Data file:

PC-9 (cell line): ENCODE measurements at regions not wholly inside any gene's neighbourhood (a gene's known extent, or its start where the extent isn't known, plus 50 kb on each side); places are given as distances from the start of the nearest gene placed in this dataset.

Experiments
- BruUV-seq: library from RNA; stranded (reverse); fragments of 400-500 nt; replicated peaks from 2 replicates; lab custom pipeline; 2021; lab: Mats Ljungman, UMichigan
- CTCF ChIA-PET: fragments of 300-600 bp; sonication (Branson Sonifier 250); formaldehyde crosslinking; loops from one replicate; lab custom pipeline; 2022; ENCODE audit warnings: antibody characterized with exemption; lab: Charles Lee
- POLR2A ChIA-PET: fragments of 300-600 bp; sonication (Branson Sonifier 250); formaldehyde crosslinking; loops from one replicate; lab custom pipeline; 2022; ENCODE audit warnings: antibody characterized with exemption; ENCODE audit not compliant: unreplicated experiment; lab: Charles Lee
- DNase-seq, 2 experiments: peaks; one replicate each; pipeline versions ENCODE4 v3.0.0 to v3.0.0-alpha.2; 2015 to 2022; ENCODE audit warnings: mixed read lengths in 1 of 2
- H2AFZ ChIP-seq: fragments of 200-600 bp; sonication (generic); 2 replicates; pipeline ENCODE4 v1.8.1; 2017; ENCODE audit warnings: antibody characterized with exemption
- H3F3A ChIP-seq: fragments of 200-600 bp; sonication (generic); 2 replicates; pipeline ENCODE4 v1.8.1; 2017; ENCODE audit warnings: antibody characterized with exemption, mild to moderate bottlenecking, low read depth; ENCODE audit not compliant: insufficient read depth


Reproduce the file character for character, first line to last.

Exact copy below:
PC-9 (cell line): ENCODE measurements at regions not wholly inside any gene's neighbourhood (a gene's known extent, or its start where the extent isn't known, plus 50 kb on each side); places are given as distances from the start of the nearest gene placed in this dataset.

Experiments
- BruUV-seq: library from RNA; stranded (reverse); fragments of 400-500 nt; replicated peaks from 2 replicates; lab custom pipeline; 2021; lab: Mats Ljungman, UMichigan
- CTCF ChIA-PET: fragments of 300-600 bp; sonication (Branson Sonifier 250); formaldehyde crosslinking; loops from one replicate; lab custom pipeline; 2022; ENCODE audit warnings: antibody characterized with exemption; lab: Charles Lee
- POLR2A ChIA-PET: fragments of 300-600 bp; sonication (Branson Sonifier 250); formaldehyde crosslinking; loops from one replicate; lab custom pipeline; 2022; ENCODE audit warnings: antibody characterized with exemption; ENCODE audit not compliant: unreplicated experiment; lab: Charles Lee
- DNase-seq, 2 experiments: peaks; one replicate each; pipeline versions ENCODE4 v3.0.0 to v3.0.0-alpha.2; 2015 to 2022; ENCODE audit warnings: mixed read lengths in 1 of 2
- H2AFZ ChIP-seq: fragments of 200-600 bp; sonication (generic); 2 replicates; pipeline ENCODE4 v1.8.1; 2017; ENCODE audit warnings: antibody characterized with exemption
- H3F3A ChIP-seq: fragments of 200-600 bp; sonication (generic); 2 replicates; pipeline ENCODE4 v1.8.1; 2017; ENCODE audit warnings: antibody characterized with exemption, mild to moderate bottlenecking, low read depth; ENCODE audit not compliant: insufficient read depth